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TfL twice rejected plans to upgrade junction where cyclist Esther Hartsilver was killed by truck

The surgeon who led the NHS[1] team trying to save a critically injured colleague after she was run over by a HGV cycling to work today called for action to tackle the “disease” of traumatic road injuries. Duncan Bew, head of trauma surgery at King’s College hospital, fought desperately with colleagues for six hours in an unsuccessful bid to keep 32-year-old hospital physiotherapist Esther Hartsilver[2] alive. Today, after a coroner demanded action from Transport for London and Southwark council to prevent further deaths at the crash site, Mr Bew said the tragedy demonstrated the urgent need to make the capital’s roads safer.

Mr Bew told the Standard: “Esther was a good friend and colleague of mine. Together with my team I could not have done any more or had any more resources to keep her alive. “Her tragic death as a very competent and safe cyclist on her way to work – to care for her patients – demonstrates just how important a factor road planning, design and public safety is.

bew.jpgTop trauma surgeon: Duncan Bew battled to save his former colleague’s life (Twitter)

“Without genuine commitment to safety and the prevention of accidents even the most conscientious and cautious cyclists are risking their lives every day on our roads.

“We will continue to push the extreme boundaries of medicine in our trauma networks but the answer has to be in prevention in the planning and design of our roads and the public awareness of their attention to safe driving and the danger they pose otherwise to others.” Southwark coroner Sarah Ormond-Walshe yesterday urged the council and TfL to make short-term and long-term improvements on Denmark Hill, at the junction with Orpheus Street, where Ms Hartsilver was hit by the Co-op lorry on May 28, 2015. The inquest was told that TfL had twice rejected council upgrade plans for the junction and a proposed ?2 million safety upgrade for Denmark Hill did not include Orpheus Street, despite Met police concerns about its danger.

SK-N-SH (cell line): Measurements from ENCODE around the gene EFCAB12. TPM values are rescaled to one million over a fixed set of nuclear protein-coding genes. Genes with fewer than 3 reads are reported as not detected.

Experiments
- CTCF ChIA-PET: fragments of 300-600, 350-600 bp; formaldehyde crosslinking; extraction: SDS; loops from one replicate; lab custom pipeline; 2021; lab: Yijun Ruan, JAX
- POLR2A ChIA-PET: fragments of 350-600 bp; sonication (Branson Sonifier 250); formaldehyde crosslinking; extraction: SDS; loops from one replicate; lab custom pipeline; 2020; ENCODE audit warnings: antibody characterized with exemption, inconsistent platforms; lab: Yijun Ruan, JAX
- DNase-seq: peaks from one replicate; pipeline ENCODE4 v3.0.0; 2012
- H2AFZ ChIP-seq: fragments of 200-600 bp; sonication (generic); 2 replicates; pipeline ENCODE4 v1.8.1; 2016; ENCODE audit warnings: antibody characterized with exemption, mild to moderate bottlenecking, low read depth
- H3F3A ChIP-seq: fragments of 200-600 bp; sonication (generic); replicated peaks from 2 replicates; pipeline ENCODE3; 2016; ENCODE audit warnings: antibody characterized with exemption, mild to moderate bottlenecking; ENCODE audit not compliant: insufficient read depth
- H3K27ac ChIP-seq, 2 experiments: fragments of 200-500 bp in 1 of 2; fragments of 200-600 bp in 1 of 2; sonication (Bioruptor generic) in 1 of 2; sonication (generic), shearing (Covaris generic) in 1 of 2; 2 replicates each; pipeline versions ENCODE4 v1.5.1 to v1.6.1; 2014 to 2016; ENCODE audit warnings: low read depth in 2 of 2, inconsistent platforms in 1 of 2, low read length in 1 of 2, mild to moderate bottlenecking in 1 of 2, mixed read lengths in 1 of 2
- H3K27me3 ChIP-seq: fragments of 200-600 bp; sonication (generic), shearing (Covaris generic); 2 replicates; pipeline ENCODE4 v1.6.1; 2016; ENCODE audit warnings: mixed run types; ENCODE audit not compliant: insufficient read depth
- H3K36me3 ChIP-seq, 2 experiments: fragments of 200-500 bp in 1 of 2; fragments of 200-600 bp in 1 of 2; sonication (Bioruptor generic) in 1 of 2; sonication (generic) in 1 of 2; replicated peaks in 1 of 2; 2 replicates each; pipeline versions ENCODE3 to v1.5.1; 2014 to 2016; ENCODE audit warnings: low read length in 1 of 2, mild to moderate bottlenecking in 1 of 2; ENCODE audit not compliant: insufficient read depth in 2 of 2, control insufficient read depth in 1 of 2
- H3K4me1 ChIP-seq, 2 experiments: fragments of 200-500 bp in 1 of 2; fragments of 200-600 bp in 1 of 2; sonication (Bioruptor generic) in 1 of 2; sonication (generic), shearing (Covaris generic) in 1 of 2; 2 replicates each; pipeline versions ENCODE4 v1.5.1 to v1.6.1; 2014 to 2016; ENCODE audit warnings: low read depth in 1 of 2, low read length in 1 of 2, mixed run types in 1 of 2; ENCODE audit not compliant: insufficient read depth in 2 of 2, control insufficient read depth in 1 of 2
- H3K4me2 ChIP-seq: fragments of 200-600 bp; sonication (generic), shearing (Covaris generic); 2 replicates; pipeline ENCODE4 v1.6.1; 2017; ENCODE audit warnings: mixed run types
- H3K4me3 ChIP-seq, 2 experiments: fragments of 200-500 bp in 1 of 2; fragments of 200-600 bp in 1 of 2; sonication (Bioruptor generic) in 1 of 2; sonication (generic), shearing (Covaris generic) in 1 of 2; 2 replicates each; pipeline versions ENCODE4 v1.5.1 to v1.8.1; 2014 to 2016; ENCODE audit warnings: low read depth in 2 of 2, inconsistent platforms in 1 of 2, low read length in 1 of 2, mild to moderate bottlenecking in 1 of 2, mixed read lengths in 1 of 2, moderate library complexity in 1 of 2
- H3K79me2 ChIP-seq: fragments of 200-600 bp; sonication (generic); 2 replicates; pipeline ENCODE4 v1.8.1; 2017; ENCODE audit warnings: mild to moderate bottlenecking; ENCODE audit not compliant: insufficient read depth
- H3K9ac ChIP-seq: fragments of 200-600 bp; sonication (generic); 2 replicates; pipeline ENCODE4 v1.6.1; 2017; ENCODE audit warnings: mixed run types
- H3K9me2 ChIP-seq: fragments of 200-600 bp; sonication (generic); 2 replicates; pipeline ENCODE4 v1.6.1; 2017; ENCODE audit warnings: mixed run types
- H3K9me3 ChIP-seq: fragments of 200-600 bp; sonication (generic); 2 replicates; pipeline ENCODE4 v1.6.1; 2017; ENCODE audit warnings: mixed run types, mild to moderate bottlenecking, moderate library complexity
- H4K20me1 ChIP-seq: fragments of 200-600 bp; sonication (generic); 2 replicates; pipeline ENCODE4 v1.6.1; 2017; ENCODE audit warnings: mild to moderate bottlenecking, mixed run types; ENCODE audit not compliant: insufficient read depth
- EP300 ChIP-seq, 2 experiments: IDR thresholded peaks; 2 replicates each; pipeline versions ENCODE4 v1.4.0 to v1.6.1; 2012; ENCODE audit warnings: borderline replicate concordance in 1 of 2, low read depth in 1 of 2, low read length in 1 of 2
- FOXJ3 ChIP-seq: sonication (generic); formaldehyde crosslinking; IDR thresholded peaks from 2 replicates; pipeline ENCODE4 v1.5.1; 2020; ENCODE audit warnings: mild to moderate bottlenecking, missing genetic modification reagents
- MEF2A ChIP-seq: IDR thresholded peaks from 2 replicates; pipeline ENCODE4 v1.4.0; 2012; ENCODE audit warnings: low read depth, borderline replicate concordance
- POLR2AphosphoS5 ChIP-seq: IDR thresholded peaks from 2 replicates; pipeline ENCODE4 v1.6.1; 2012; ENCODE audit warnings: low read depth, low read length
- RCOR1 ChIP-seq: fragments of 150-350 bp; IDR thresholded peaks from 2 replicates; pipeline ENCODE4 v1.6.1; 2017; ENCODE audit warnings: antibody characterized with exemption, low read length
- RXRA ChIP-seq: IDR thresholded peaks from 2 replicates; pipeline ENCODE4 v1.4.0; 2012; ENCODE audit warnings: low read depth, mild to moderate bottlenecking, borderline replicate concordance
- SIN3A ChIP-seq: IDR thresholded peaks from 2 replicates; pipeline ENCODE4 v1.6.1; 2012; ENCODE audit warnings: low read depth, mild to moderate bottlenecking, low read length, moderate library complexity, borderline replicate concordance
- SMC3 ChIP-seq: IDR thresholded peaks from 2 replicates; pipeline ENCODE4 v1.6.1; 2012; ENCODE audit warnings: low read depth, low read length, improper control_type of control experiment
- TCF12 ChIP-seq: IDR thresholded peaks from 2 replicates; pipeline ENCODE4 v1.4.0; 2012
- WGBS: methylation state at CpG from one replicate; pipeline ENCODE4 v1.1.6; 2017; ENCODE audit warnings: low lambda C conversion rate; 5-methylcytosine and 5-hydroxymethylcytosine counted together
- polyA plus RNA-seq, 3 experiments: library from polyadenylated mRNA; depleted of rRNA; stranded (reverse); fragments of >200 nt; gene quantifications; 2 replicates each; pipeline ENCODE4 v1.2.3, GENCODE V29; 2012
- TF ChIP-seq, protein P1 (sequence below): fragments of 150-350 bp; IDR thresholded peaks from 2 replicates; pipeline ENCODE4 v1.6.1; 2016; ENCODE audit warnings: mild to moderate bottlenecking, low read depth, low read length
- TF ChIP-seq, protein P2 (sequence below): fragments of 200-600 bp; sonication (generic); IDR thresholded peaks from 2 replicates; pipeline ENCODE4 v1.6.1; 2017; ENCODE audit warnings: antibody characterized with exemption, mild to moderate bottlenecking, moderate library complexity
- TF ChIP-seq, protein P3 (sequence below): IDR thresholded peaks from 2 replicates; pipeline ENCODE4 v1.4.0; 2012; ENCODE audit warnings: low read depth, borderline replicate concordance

The coroner, who praised the “extraordinary efforts” to save Ms Hartsilver, ruled she died as a result of the collision.

esther-hartsilver.jpgTop physiotherapist: Esther Hartsilver, 32, was killed in the horror crash at Denmark Hill (Met Police)

Mr Bew warned that advances in trauma care in London were “masking” the full extent of the injuries being caused to cyclists and pedestrians, because victims who would previously have died were being saved. Research by the Royal London hospital, another of the capital’s four major trauma units, found its full trauma team has been activated for cyclists 708 times in the decade since 2004, with 668 people surviving their injuries. Mr Bew said: “With a patient like Esther, who we have done absolutely everything for, we have to think: what else could have been done to prevent that accident from happening?

She was a conscientious cyclist. “We have got to raise the flag and say this is what is happening. We can’t have this continue.

We have got to see some action.”

esther-harts1.jpgTragedy: Esther Hartsilver, 32

He added: “We see trauma surgery now as a public health speciality as much as a surgical care specialty for people who come through with serious injuries. This is another disease. Trauma is a disease of young people who quite often are in the prime of their life.

“This is a corporate problem for the council and TfL and the Mayor to address. It’s awful that individuals are dying because of poor planning. “If people are stalling on political decisions or financial decisions around the redistribution of road space – that people have known for a long time has been poorly set out and there is still a continuing risk – there is a moral obligation to do something about it.”

Leon Daniels, TfL’s managing director of surface transport, said: “Our thoughts are with the family and friends of Esther Hartsilver.

Any death or serious injury on London’s roads is a tragedy, and our priority is to use every means possible to stop it from happening.

“We will be consulting on our plans to improve road safety at Camberwell New Road later this year and we are supporting Southwark Council with their proposals for changes to nearby junctions.”

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  1. ^ NHS (www.standard.co.uk)
  2. ^ Esther Hartsilver (www.standard.co.uk)
  3. ^ Reuse content (www.standard.co.uk)

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